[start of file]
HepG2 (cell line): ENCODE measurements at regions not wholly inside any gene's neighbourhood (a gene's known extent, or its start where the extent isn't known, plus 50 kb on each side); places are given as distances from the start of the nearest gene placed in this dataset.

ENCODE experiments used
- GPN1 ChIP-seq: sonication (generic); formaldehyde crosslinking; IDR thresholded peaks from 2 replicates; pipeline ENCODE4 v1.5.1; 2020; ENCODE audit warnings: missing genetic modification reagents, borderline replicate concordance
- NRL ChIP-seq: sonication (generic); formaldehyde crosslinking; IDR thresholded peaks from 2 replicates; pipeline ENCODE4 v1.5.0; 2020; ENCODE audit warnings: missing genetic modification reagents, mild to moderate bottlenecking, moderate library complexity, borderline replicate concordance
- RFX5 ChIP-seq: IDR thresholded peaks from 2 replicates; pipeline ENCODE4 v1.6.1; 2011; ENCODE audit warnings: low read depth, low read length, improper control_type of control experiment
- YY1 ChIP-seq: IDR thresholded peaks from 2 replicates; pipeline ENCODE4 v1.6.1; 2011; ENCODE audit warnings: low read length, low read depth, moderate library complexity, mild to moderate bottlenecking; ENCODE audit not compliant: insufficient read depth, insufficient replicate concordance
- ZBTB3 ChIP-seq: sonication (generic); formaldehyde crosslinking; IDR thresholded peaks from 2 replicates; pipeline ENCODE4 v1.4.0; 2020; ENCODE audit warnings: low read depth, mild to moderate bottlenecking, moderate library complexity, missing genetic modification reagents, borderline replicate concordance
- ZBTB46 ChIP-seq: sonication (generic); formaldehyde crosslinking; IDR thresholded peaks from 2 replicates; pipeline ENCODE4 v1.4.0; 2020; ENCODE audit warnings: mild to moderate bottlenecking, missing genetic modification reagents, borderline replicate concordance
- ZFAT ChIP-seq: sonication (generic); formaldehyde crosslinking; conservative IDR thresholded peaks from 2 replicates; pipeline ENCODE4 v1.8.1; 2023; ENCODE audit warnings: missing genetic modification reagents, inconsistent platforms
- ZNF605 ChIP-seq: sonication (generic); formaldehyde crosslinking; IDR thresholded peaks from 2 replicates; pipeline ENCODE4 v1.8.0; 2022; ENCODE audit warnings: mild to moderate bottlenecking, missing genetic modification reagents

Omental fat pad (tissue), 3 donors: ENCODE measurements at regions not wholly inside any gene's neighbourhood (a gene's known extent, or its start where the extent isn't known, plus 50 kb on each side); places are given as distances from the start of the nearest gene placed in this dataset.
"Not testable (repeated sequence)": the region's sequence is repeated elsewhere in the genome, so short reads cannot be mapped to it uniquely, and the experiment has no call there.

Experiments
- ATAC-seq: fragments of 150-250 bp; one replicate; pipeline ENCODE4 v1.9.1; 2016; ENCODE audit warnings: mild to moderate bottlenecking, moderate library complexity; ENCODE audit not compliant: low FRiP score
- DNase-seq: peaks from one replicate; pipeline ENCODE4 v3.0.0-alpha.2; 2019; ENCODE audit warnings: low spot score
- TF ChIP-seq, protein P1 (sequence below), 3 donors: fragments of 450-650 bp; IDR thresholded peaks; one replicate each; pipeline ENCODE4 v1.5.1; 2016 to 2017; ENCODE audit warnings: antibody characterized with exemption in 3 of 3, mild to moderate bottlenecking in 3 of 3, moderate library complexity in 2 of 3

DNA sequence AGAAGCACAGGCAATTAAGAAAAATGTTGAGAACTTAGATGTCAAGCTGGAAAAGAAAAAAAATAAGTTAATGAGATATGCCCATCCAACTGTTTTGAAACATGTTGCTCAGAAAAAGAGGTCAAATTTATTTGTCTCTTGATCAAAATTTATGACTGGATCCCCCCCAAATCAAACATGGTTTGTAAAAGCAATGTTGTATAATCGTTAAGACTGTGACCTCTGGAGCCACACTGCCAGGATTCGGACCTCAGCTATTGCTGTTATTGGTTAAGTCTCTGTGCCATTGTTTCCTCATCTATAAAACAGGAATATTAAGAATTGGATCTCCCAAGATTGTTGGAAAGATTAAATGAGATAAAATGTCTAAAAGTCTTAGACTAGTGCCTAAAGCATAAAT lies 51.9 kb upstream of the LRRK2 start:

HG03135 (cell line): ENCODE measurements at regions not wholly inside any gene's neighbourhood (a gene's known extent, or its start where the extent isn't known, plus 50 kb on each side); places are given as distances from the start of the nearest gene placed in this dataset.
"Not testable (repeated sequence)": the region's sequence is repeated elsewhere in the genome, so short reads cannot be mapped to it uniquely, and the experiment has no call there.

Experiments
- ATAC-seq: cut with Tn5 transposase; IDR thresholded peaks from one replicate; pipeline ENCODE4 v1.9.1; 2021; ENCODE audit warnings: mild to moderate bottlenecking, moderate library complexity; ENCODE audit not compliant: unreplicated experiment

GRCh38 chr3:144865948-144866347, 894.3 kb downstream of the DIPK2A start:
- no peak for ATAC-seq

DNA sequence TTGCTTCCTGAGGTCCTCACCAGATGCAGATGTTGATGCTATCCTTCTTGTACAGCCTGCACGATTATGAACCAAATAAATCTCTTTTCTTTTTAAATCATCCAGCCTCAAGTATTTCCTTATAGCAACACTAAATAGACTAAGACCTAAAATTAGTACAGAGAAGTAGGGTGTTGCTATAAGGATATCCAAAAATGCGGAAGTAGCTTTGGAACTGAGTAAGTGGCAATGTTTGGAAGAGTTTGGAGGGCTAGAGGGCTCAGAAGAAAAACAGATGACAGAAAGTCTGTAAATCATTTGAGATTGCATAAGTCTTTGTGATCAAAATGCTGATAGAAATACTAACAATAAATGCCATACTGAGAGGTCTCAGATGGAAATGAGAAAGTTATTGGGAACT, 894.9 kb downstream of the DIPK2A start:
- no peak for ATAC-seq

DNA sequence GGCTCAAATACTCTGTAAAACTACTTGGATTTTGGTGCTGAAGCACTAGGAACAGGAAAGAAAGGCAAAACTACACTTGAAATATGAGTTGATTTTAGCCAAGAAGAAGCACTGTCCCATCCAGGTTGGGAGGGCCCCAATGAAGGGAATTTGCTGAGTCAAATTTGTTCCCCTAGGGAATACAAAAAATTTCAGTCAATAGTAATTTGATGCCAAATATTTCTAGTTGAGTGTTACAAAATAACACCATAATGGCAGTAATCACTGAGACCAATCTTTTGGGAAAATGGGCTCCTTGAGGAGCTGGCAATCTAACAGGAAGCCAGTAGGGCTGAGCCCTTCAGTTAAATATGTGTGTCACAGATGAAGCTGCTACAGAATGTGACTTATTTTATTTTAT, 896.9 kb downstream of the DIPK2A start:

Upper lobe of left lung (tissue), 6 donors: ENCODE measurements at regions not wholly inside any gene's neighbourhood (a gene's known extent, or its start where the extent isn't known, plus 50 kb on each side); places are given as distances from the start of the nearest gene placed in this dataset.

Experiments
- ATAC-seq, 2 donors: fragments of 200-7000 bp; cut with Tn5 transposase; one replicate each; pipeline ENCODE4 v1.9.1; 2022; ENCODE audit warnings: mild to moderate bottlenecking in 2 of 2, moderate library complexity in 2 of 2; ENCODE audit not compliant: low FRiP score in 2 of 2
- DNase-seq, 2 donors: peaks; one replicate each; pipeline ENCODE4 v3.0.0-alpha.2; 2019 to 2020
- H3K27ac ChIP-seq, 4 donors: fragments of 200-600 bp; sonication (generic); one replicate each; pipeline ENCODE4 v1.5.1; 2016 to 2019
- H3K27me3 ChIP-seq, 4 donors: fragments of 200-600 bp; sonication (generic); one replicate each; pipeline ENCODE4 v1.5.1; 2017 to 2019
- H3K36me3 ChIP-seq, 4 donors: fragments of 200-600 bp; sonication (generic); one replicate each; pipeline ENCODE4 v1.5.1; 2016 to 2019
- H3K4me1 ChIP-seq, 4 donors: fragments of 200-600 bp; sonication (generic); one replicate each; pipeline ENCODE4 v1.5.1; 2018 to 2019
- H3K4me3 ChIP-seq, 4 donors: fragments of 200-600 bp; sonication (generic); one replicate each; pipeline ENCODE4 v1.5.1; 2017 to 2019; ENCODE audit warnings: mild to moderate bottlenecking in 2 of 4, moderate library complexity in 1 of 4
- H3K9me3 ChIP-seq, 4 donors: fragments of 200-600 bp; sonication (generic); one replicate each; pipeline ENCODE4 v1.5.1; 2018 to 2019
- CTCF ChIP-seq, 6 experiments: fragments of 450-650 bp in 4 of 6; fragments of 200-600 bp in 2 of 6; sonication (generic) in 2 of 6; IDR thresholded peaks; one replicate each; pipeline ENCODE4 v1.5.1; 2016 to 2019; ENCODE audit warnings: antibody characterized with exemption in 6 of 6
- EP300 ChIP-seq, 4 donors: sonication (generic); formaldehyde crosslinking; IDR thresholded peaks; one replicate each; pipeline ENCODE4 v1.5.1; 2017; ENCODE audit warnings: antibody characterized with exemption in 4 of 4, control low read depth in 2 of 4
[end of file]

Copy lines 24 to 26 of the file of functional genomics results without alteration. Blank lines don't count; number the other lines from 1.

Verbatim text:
DNA sequence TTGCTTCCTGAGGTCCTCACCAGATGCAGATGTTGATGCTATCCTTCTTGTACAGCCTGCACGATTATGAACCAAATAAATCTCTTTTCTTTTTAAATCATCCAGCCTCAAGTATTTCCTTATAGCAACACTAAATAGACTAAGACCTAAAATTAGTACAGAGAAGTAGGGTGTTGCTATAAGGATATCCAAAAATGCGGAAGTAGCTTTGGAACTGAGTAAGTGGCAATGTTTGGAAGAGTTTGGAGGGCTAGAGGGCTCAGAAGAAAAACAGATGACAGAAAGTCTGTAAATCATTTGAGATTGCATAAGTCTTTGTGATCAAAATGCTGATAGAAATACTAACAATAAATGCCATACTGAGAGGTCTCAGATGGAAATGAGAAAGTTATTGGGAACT, 894.9 kb downstream of the DIPK2A start:
- no peak for ATAC-seq

DNA sequence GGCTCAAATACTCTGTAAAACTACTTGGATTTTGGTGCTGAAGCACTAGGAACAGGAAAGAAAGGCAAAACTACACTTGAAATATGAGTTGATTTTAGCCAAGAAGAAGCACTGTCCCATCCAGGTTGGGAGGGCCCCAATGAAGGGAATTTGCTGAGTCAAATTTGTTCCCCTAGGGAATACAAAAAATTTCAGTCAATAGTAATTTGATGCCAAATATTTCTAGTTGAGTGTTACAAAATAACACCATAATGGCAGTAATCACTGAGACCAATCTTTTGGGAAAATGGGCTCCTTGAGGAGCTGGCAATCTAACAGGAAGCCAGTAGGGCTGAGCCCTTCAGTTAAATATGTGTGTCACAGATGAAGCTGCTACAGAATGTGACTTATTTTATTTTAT, 896.9 kb downstream of the DIPK2A start: